Although there is an SEC open meeting scheduled for this week, the commissioners won’t be taking up any proposals from Corp Fin at that meeting (see the agenda). That’s a little puzzling given that the SEC’s agenda for Corp Fin was near to bursting, especially for highly anticipated disclosure proposals on climate and human capital, among other things. Those two topics, for example, had appeared on the two most recent SEC reg-flex agendas with proposal target dates of October 2021, then delayed to December 2021, with expectations later vaguely conveyed for January 2022, unlikely now to be met. [UPDATE: At the Northwestern Pritzker School of Law’s Annual Securities Regulation Institute on Tuesday, Corp Fin Director Renee Jones indicated that said that they expect to have a proposal on climate disclosure before the SEC this quarter.] However, according to Bloomberg, the SEC does have Corp Fin-related plans for this week: to reopen the public comment period on the 2015 pay-versus-performance proposal “after a vote taken behind closed doors.”
For all who admired her greatly—I think that’s just about everyone—and miss seeing her on the Court, especially now with SCOTUS so prominent in our lives, you might want to take a long look through Bonham’s online auction of The Library of Justice Ruth Bader Ginsburg. It’s wonderful and moving just to look through the catalogue, which has lots of photos and text with personal stories accompanying some of the lot descriptions.
Corp Fin staff updates annual meeting guidance for presentation of shareholder proposals in light of continuation of COVID-19
Back in March 2020, before we could even imagine that we would still be struggling with COVID-19 in 2022, the SEC announced Corp Fin staff guidance regarding annual meetings. Because of limitations on the ability to hold in-person annual meetings as a result of health and travel concerns, the staff guidance provided “regulatory flexibility to companies seeking to change the date and location of the meetings and use new technologies, such as ‘virtual’ shareholder meetings that avoid the need for in-person shareholder attendance, while at the same time ensuring that shareholders and other market participants are informed of any changes.” (See this PubCo post.) That guidance was then updated in April 2020 and April 2021. (See this PubCo post and this PubCo post.) Now, the Corp Fin staff has once again updated that guidance for this year, tweaking the advice related to presentation of shareholder proposals to extend its application to the 2022 proxy season.
In August last year, the SEC announced that it had filed a complaint in the U.S. District Court charging Matthew Panuwat, a former employee of Medivation Inc., an oncology-focused biopharma, with insider trading in advance of Medivation’s announcement that it would be acquired by a big pharma company. But this isn’t your run-of-the-mill insider trading case. Panuwat didn’t trade in shares of Medivation or shares of the acquiror, nor did he tip anyone about the transaction. No, according to the SEC, he engaged in what has been referred to as “shadow trading”; he used the information about his employer’s acquisition to purchase call options on a separate biopharma company, Incyte Corporation, which the SEC claimed was comparable to Medivation. According to the SEC, Panuwat made that purchase based on an assumption that the acquisition of Medivation at a healthy premium would probably boost the share price of Incyte. Incyte’s stock price increased after the sale of Medivation was announced. The SEC charged that Panuwat committed fraud against Medivation in connection with the purchase or sale of securities, with scienter, in violation of Rule 10b-5; he had, the SEC charged, breached his “duty to refrain from using Medivation’s proprietary information for his own personal gain” and traded ahead of the announcement. The SEC sought an injunction and civil penalties. (See this PubCo post.) In November, Panuwat filed a motion to dismiss the complaint under Rule 12(b)(6), calling it “an unprecedented expansion” of the Exchange Act. Last week, the Court denied the motion.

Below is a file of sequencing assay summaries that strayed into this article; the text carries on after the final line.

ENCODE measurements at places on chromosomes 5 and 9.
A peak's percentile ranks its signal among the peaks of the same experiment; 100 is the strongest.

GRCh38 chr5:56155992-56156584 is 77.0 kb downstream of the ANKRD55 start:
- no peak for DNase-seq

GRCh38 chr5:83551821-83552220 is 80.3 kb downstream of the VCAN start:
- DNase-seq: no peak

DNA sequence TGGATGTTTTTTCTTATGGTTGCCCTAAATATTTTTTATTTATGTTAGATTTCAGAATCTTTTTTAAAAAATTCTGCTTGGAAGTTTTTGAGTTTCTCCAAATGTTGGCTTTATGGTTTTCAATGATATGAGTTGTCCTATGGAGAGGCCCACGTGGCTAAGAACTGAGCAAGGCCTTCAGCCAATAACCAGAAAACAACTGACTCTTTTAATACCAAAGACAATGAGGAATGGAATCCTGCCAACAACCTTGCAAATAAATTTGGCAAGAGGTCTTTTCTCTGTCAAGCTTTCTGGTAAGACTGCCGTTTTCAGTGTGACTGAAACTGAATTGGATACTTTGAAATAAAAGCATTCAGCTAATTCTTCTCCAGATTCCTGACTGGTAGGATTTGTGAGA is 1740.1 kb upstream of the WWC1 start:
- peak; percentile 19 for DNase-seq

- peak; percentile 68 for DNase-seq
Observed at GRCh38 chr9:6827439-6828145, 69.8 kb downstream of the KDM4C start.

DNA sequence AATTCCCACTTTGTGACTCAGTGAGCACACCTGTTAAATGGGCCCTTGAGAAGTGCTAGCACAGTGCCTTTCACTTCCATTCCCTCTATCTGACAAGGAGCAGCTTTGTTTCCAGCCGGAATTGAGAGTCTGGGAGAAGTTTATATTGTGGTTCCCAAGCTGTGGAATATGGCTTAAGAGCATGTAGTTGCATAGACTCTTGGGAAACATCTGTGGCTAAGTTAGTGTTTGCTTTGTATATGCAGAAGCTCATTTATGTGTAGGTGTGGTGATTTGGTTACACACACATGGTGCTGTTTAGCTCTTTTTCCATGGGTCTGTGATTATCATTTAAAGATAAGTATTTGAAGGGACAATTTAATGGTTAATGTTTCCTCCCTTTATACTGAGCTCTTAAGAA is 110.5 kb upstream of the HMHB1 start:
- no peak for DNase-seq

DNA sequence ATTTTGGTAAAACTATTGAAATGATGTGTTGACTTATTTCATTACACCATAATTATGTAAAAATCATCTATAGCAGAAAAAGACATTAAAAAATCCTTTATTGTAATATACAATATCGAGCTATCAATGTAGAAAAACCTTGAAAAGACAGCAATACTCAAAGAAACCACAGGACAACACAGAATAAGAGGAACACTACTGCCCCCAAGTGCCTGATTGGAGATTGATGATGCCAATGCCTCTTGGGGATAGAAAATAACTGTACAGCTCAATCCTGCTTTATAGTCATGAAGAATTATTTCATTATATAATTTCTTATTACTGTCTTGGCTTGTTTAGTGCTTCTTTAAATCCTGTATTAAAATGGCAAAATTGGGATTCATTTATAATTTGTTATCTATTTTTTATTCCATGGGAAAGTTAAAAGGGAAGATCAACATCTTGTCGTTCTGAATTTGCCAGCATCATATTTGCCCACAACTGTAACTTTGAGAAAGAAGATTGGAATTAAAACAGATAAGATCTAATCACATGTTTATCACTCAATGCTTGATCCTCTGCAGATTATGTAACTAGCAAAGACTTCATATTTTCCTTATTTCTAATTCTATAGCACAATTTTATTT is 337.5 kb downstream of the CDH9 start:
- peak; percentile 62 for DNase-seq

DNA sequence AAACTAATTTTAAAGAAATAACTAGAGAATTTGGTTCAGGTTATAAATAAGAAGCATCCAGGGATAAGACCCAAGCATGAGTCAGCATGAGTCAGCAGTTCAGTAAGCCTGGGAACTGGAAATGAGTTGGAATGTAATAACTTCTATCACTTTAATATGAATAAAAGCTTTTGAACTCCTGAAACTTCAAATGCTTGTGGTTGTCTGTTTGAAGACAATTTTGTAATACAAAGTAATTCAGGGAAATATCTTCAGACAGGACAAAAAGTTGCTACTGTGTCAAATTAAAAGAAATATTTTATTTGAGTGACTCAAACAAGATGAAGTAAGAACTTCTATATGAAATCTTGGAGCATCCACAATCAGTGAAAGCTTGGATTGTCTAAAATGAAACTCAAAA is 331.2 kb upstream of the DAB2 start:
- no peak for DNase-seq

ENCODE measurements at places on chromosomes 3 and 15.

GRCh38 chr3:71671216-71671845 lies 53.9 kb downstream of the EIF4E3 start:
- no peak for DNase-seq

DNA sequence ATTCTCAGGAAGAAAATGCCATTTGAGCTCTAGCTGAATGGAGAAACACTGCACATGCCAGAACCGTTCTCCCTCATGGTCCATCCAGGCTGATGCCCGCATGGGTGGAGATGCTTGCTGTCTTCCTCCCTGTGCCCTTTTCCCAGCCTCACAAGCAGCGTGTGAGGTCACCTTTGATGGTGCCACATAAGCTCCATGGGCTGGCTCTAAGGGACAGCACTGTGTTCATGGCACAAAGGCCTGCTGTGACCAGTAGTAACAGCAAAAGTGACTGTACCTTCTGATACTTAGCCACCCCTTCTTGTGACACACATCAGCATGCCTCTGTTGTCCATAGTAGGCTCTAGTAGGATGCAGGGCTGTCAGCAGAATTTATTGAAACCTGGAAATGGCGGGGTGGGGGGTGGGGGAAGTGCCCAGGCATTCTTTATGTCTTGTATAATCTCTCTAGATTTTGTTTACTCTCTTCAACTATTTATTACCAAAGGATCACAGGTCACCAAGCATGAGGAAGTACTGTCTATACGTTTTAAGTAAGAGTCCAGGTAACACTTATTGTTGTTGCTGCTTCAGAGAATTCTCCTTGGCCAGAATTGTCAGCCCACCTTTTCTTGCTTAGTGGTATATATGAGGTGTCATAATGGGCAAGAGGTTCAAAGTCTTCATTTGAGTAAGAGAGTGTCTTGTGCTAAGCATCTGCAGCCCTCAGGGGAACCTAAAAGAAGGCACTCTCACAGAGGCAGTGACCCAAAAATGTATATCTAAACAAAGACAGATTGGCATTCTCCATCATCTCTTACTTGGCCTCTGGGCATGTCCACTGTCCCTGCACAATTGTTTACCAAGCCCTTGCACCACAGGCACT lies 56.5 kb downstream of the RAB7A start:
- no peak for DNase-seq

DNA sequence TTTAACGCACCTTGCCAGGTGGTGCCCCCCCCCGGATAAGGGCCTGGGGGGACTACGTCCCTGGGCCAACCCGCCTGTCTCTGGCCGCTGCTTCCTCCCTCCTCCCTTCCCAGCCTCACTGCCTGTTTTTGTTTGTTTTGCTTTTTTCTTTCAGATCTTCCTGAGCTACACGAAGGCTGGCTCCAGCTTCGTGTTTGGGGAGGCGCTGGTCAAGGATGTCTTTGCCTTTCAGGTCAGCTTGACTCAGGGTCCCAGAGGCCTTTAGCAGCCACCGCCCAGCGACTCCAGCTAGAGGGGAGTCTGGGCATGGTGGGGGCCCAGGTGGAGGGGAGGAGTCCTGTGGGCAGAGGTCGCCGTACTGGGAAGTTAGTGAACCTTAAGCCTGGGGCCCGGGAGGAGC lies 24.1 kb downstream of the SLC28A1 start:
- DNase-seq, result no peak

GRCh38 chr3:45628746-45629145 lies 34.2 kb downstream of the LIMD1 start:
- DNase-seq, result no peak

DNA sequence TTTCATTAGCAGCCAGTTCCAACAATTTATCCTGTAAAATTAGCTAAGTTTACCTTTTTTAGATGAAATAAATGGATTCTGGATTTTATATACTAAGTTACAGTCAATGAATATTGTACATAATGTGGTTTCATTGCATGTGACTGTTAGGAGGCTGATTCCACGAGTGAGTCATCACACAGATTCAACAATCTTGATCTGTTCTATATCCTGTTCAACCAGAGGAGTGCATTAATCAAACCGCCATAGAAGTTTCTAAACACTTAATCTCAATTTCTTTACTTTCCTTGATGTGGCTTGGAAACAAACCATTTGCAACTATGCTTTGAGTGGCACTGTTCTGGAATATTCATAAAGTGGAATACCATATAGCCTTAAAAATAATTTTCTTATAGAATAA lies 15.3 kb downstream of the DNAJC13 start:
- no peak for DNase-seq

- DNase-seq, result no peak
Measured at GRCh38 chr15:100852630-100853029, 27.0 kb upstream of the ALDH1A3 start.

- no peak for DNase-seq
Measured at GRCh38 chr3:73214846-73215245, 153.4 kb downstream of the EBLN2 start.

Emphatically yes, says the highly influential CEO of BlackRock, Larry Fink, in his latest annual letter to CEOs. BlackRock, according to the NYT, now manages $10 trillion in assets, so the company would be persuasive even if its CEO never put pen to paper (or fingers to keyboard), but for a number of years, Fink has staked out positions in his annual letters on a variety of social and environmental issues that made companies (and media) pay attention. At the Northwestern Law Securities Regulation Institute in 2021, former SEC Chair Mary Schapiro said that, at companies where she was on the board, Fink’s 2020 statement (which announced a number of initiatives designed to put “sustainability at the center of [BlackRock’s] investment approach”) had had “an enormous impact last year.” However, he has also had his denigrators, and this year’s letter allocates a lot of terrain to deflecting criticism that his positions are more aligned with “woke” politics than with making money for shareholders. Not so, he contends, stakeholder capitalism is capitalism: BlackRock’s conviction “is that companies perform better when they are deliberate about their role in society and act in the interests of their employees, customers, communities, and their shareholders.” Ultimately, he asserts, cultivating these beneficial relationships will drive long-term value. How will this year’s letter land?